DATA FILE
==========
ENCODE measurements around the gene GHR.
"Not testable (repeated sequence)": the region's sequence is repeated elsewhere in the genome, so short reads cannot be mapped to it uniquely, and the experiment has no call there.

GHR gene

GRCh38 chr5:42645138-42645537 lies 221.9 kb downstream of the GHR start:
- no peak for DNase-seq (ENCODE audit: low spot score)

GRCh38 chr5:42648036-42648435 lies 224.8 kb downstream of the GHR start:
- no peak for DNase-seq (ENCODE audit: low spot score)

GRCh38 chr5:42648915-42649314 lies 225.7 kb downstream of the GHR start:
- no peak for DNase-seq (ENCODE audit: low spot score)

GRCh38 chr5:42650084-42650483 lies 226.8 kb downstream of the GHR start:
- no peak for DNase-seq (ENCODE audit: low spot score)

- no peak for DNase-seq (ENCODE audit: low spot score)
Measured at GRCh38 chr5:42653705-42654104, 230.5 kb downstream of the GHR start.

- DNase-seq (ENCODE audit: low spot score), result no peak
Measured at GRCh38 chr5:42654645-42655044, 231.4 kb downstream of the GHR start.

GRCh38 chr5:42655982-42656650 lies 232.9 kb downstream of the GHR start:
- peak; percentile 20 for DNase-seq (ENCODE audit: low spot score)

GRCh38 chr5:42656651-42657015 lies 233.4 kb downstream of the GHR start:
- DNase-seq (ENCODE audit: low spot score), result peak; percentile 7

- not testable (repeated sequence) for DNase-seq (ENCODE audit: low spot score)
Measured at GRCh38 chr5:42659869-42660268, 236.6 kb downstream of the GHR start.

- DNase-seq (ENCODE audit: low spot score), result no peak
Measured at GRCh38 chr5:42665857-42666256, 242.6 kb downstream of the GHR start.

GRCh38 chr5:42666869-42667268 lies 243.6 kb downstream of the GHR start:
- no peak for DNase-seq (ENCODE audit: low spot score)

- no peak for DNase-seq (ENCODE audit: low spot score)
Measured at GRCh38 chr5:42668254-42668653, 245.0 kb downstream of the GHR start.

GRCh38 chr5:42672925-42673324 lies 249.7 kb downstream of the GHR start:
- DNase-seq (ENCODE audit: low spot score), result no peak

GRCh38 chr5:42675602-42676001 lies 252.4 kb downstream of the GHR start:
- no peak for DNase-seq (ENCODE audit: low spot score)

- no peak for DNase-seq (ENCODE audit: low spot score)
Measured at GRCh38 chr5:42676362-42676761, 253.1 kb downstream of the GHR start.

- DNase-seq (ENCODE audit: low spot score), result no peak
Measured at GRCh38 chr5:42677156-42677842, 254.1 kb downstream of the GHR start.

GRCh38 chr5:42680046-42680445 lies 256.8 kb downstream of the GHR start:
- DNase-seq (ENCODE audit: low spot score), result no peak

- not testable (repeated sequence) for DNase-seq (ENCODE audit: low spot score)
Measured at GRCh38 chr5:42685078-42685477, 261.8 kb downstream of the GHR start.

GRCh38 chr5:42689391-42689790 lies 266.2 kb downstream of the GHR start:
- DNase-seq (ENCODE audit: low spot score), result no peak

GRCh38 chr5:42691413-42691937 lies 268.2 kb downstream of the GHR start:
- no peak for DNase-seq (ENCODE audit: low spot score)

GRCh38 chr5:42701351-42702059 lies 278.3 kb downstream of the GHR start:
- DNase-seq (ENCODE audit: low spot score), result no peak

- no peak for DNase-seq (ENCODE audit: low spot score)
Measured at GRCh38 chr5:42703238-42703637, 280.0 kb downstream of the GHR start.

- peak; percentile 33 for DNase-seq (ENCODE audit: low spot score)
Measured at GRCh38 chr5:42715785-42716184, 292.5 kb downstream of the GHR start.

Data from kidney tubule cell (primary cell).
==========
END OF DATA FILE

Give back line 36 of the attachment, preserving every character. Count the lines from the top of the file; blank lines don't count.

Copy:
GRCh38 chr5:42680046-42680445 lies 256.8 kb downstream of the GHR start: